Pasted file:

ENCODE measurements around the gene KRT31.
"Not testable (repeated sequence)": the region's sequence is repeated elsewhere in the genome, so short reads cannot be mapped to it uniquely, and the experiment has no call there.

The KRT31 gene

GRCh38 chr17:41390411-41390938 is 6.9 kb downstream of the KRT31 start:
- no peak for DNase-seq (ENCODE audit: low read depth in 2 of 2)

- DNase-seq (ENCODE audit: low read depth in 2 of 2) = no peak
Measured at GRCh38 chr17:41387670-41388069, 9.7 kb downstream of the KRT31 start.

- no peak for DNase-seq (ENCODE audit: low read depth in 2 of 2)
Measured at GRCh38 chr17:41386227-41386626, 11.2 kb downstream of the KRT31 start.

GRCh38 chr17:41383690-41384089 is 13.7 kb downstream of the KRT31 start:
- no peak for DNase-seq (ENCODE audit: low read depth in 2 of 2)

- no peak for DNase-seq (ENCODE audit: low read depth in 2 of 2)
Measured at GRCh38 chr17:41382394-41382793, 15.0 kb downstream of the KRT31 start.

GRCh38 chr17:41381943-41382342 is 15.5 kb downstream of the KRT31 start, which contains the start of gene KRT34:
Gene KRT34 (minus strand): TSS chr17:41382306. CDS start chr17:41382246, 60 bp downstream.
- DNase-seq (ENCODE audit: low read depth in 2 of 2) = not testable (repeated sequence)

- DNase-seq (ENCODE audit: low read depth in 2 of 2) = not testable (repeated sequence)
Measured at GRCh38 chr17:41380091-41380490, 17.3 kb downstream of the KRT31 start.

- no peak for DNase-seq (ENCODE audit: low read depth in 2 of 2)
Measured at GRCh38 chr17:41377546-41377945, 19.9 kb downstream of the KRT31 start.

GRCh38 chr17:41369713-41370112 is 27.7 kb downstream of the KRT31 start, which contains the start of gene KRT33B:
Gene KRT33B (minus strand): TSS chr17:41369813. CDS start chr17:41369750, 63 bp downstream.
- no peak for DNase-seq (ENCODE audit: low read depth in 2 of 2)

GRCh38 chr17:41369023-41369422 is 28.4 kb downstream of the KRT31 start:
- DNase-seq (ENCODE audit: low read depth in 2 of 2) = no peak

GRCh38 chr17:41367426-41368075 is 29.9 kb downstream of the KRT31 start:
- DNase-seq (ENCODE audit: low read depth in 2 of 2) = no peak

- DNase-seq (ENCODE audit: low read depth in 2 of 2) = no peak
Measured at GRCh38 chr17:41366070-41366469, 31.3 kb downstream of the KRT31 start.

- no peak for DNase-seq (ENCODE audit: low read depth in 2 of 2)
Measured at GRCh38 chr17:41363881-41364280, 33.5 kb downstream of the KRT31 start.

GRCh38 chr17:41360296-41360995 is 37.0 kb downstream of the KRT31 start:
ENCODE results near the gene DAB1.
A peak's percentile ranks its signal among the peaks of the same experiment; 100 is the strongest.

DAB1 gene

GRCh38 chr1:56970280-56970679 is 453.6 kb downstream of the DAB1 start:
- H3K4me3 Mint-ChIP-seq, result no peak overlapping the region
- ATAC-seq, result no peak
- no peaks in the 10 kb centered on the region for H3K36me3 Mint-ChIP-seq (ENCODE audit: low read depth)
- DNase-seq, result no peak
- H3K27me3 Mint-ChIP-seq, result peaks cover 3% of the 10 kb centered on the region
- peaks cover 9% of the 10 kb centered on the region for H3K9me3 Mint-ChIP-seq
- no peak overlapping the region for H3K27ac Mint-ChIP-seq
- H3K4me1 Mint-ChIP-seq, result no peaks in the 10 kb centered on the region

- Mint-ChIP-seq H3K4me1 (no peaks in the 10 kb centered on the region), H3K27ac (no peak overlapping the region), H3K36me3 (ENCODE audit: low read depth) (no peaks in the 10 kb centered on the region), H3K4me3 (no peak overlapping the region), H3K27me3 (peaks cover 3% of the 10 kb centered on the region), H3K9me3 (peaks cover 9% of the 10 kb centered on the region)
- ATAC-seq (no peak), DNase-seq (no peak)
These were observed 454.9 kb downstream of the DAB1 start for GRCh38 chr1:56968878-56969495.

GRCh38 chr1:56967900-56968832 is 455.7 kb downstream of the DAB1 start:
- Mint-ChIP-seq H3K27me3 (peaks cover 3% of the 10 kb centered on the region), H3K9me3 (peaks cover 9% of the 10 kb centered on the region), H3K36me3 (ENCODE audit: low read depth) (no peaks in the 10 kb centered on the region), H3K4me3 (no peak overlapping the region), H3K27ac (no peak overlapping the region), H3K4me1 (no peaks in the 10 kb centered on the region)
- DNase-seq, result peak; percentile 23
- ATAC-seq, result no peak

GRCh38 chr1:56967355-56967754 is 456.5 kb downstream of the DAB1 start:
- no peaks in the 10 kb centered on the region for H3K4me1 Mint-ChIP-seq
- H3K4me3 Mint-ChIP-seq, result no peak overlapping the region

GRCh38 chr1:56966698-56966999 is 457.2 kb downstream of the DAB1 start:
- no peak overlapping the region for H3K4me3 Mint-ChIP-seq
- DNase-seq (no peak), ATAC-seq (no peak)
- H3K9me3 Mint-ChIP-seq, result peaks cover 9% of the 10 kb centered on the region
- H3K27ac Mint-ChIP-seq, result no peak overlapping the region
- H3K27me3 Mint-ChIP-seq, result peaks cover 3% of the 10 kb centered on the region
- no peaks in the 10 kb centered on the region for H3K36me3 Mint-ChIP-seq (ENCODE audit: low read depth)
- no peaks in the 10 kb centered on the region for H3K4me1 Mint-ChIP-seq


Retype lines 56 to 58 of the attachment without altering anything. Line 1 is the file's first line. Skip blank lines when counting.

- no peak overlapping the region for H3K4me3 Mint-ChIP-seq
- DNase-seq (no peak), ATAC-seq (no peak)
- H3K9me3 Mint-ChIP-seq, result peaks cover 9% of the 10 kb centered on the region